Now on to the slush pile news. We’ve received approximately 90 stories so far. We have rejected 71. We have accepted 7 stories, 2 poems. 6 stories are in the candidate pile as well as several poems. We would like to see more science fiction. We expect this issue to be bigger than the last, both in page count and circulation (especially now with our snazzy new ISSN 1557-9735) so if you are interested in advertising with us, please contact us using the email address link at the top of this page.

Blade Runner Baby!

New Scientist has a forum that’s been running for weeks on The Best Science Fiction Works Ever. Of course, like music, opinions abound, and there is much saber rattling, but my all time favorite film, Blade Runner, consistently rates at the top. As a science fiction novel, Dune (the original) ranks as my favorite and is kind of in the untouchable category. Anyone who criticizes this novel frankly doesn’t understand it. People also have been raving about the short lived Firefly, which I have never seen, so I’ve put it on my Netflix queue.

Solar Flare has an excerpt of an interview with Scott Bakula of Enterprise fame (or infame). Bakula blames Paramount for the cancellation of the show, saying no one in the organization supported them, but he believes people will be watching his show 20 years from now. One thing I noted about Enterprise compared to all the previous Star Trek series was its poor writing. Can’t think of a new plot? Well there’s always Time Traveling Nazi’s (yes, they did it). Can’t think of a new enemy to fight? Well let’s take the Taliban and rename them the Suliban and hope no one notices where we got the name from. At least in the other series, any commentary on real life was veiled enough so that you could take it on its own, or apply it to any event from history. Take Deep Space Nine’s Cardassian occupation of Bajor. That could be seen as Germany in Poland, China in Tibet, Israel in Palestine. But the viewer is left to make that relation herself.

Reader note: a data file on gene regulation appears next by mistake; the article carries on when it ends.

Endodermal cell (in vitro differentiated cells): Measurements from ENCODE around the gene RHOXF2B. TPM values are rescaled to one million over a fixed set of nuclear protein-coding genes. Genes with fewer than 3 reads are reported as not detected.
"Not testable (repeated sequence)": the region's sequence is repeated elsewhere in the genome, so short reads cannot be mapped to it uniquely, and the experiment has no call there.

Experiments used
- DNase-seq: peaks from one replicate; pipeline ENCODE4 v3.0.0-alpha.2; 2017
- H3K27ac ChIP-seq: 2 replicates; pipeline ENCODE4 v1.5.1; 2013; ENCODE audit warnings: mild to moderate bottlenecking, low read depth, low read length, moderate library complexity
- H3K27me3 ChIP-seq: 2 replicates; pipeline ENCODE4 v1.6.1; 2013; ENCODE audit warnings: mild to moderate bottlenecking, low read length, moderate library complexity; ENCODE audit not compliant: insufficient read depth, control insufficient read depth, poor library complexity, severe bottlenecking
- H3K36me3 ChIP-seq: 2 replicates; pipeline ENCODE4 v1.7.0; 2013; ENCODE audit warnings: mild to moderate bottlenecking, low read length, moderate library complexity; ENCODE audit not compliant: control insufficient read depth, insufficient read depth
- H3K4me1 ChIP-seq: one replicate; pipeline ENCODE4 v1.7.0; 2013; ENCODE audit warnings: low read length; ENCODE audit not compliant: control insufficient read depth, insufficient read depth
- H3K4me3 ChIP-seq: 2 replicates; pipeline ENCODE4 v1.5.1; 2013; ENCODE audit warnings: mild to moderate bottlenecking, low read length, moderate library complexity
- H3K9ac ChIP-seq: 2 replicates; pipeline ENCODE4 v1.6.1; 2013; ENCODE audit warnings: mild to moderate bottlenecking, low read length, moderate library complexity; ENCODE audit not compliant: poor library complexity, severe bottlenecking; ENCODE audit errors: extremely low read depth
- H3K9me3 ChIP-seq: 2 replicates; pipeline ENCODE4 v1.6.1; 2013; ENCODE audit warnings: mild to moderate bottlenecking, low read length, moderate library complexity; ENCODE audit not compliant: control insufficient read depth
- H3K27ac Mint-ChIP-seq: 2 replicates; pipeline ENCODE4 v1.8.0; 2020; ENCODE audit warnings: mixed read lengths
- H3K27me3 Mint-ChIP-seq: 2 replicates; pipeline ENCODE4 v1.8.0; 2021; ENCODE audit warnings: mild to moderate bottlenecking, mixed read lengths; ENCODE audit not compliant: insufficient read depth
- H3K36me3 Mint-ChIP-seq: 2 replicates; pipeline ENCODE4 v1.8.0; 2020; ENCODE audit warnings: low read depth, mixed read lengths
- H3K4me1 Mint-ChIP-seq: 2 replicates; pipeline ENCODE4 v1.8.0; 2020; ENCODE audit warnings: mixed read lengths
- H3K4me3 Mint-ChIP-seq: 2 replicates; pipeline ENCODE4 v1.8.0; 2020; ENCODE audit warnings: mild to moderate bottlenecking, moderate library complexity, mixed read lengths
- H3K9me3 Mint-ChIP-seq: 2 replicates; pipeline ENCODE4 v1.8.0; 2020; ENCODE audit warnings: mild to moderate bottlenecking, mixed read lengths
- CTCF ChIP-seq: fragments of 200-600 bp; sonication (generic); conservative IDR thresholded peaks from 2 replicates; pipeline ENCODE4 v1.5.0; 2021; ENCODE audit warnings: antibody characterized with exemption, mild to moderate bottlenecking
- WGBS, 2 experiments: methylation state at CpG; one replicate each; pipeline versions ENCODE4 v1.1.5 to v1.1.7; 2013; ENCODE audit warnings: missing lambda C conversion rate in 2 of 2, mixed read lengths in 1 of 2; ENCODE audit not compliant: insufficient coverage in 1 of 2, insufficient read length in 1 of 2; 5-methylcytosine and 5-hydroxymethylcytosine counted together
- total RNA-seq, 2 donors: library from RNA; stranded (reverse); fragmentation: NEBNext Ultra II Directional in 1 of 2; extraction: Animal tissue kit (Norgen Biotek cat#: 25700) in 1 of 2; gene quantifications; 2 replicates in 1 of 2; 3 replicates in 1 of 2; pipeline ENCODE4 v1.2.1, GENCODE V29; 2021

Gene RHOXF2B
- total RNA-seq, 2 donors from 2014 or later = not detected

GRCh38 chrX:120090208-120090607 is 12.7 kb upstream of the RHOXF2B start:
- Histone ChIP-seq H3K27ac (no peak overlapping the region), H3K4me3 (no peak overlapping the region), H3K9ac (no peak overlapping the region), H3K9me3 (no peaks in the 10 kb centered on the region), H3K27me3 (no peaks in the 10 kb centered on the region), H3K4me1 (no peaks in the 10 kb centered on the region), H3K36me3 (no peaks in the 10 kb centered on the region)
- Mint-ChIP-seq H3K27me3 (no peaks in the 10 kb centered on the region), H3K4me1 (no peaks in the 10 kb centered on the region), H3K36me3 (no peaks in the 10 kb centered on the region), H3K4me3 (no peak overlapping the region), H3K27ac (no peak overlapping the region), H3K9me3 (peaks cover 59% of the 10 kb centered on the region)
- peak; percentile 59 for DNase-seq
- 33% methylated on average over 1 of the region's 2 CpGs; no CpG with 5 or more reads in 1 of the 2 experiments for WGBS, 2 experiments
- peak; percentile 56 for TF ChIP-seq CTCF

What I would like to see instead of the same tired old let’s-conquer-the-universe themes is something I call Star Trek Stories. Think Outer Limits or Twilight Zone without the creepiness, but taking place somewhere, sometime in the Star Trek universe. Think Trials and Tribble-ations times a thousand. Imagine having an episode take place anywhere, anywhen in the series. A day in the life of a janitor aboard Enterprise A. A day in the life of a school teacher at Starfleet academy. A day in the life of a cadet aboard a time ship. You could have recurring characters too. There are endless possibilities with this theme, and I think it would allow the Star Trek universe to expand without becoming stale. I thought I would throw it out there, anyway.